The Sites You Visit May Know More About You Than You Think
If you haven’t heard, another behavioral targeting ad network has come under scrutiny by stodgy old senators reacting to privacy advocates. It would be great if our elected officials would spend more time on ways to end the war or lower gas prices.
NebuAd executives told the Senate Commerce, Science and Transportation Committee that the Redwood City, CA-based company doesn’t collect personally identifiable information or keep the data it collects for an extended period of time through the relationships it built with Internet Service Providers (ISPs). If you follow this trend in online advertising, you’ll find it very similar to the Facebook Beacon service that received plenty of attention late last year in countless blogs and mainstream media.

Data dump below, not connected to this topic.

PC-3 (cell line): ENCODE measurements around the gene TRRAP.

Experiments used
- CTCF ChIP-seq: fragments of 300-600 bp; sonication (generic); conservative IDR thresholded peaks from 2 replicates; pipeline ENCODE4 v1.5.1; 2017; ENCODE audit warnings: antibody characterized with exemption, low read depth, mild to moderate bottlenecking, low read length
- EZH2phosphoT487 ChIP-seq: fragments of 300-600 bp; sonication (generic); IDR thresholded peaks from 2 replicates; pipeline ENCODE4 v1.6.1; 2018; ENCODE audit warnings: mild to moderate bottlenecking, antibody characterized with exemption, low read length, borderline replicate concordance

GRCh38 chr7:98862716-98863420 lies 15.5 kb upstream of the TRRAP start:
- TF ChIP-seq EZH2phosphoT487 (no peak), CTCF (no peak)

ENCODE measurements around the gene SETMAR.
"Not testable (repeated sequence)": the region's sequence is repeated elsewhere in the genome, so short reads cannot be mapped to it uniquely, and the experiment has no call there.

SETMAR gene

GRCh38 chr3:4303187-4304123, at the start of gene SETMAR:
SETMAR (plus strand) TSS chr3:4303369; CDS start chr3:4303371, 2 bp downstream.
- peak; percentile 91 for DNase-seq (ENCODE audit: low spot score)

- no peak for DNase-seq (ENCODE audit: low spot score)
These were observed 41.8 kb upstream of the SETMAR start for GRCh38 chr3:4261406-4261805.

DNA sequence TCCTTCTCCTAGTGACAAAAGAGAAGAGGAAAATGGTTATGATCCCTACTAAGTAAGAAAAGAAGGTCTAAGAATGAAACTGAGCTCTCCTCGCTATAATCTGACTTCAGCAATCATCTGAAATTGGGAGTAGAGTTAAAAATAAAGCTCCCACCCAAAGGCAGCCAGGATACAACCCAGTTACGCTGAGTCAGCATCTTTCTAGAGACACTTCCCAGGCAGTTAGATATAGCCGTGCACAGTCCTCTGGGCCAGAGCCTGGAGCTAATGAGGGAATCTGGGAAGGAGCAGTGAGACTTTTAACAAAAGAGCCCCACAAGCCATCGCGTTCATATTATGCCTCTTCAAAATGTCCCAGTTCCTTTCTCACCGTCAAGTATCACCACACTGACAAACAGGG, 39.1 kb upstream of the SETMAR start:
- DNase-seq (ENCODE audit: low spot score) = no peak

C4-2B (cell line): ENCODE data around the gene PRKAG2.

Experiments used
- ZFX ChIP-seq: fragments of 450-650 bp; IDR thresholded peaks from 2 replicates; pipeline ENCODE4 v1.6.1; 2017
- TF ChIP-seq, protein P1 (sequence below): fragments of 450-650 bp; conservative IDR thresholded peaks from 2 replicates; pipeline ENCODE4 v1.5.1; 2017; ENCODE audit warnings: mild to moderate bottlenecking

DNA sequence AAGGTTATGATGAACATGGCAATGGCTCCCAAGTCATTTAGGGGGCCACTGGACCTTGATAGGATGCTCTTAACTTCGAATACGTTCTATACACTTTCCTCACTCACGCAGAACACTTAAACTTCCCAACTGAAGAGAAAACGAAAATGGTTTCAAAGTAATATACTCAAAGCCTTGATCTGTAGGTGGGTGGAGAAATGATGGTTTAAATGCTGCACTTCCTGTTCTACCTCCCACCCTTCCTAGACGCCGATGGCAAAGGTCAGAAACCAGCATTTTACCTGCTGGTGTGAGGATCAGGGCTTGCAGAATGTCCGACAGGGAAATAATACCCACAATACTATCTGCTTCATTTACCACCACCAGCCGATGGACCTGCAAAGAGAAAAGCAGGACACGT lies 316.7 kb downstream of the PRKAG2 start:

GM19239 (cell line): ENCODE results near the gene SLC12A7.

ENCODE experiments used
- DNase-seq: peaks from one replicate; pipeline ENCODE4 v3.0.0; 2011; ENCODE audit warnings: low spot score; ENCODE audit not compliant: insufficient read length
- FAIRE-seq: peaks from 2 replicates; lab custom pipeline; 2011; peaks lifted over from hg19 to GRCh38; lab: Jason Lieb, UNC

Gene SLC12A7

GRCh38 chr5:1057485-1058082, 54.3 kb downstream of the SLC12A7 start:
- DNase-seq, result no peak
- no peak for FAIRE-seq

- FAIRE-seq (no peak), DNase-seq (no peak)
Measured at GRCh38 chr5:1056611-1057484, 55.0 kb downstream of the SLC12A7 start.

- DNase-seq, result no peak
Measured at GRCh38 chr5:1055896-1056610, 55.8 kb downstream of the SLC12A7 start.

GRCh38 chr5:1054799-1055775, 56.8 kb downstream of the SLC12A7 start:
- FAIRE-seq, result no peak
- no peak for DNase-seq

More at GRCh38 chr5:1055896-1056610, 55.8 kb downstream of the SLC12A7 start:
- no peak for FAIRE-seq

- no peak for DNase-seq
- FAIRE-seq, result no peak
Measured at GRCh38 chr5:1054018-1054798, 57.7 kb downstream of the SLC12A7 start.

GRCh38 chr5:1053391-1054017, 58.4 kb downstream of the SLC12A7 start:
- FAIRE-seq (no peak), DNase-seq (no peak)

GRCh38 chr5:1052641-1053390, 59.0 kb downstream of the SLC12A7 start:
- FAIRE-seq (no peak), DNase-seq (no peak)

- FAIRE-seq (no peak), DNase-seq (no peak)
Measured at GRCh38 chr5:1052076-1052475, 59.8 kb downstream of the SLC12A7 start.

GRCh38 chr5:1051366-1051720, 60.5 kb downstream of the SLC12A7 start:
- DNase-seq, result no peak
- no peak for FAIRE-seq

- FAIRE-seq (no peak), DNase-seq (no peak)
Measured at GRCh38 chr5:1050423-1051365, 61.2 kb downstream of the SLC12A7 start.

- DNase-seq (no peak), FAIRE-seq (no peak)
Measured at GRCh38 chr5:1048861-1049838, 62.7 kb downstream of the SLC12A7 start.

NebuAd’s business model and other behavioral advertising services have led to privacy concerns regarding Web surfers knowing and fully understanding the types of information collected about them while they click away online.
“Many consumers express concerns about the privacy and data security implications of being targeted,” said Senator Byron Dorgan, a North Dakota Democrat, as reported by PCWorld, Look past how much (or how little) a 66-year-old, farm-raised, elected official from North Dakota actually knows about this stuff and realize that just like e-mail issues of 10-plus years ago, the biggest concern is understanding the desires of each person and allowing them to opt-in or opt-out of any targeting or other service.
Tracking your online habits is happening all around you, but you just don’t know it. One e-newsletter that I subscribe to used this as the click-thru to a story I wanted to read:
This URL allows the publisher to track the story I read and when I read it (among other things), all in Google Analytics. When I decided to get this e-newsletter, I don’t remember agreeing to this, and now I wonder whether my e-mail address and the other information the publisher knows about me is shared with advertisers without my consent.
The Web was built as an anonymous information channel. It seems that those days are long gone.